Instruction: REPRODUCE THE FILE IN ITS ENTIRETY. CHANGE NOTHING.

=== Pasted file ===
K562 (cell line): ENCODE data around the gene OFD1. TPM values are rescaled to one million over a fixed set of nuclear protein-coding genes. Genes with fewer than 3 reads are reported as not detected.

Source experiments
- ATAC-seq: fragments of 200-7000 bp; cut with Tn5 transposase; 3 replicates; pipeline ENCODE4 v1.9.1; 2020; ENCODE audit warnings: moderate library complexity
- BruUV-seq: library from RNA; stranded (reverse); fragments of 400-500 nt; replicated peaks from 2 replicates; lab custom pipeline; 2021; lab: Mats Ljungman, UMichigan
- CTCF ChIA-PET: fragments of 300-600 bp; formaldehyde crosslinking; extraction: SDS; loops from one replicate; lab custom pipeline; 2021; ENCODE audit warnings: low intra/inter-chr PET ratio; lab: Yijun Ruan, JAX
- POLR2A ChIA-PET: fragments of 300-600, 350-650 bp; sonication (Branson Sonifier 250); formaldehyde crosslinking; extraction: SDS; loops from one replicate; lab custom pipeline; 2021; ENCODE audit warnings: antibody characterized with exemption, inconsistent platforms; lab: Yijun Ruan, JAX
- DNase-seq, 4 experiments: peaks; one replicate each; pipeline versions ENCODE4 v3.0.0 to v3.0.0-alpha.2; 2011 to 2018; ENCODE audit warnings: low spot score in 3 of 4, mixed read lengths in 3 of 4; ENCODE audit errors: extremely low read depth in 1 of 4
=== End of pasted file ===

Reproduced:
K562 (cell line): ENCODE data around the gene OFD1. TPM values are rescaled to one million over a fixed set of nuclear protein-coding genes. Genes with fewer than 3 reads are reported as not detected.

Source experiments
- ATAC-seq: fragments of 200-7000 bp; cut with Tn5 transposase; 3 replicates; pipeline ENCODE4 v1.9.1; 2020; ENCODE audit warnings: moderate library complexity
- BruUV-seq: library from RNA; stranded (reverse); fragments of 400-500 nt; replicated peaks from 2 replicates; lab custom pipeline; 2021; lab: Mats Ljungman, UMichigan
- CTCF ChIA-PET: fragments of 300-600 bp; formaldehyde crosslinking; extraction: SDS; loops from one replicate; lab custom pipeline; 2021; ENCODE audit warnings: low intra/inter-chr PET ratio; lab: Yijun Ruan, JAX
- POLR2A ChIA-PET: fragments of 300-600, 350-650 bp; sonication (Branson Sonifier 250); formaldehyde crosslinking; extraction: SDS; loops from one replicate; lab custom pipeline; 2021; ENCODE audit warnings: antibody characterized with exemption, inconsistent platforms; lab: Yijun Ruan, JAX
- DNase-seq, 4 experiments: peaks; one replicate each; pipeline versions ENCODE4 v3.0.0 to v3.0.0-alpha.2; 2011 to 2018; ENCODE audit warnings: low spot score in 3 of 4, mixed read lengths in 3 of 4; ENCODE audit errors: extremely low read depth in 1 of 4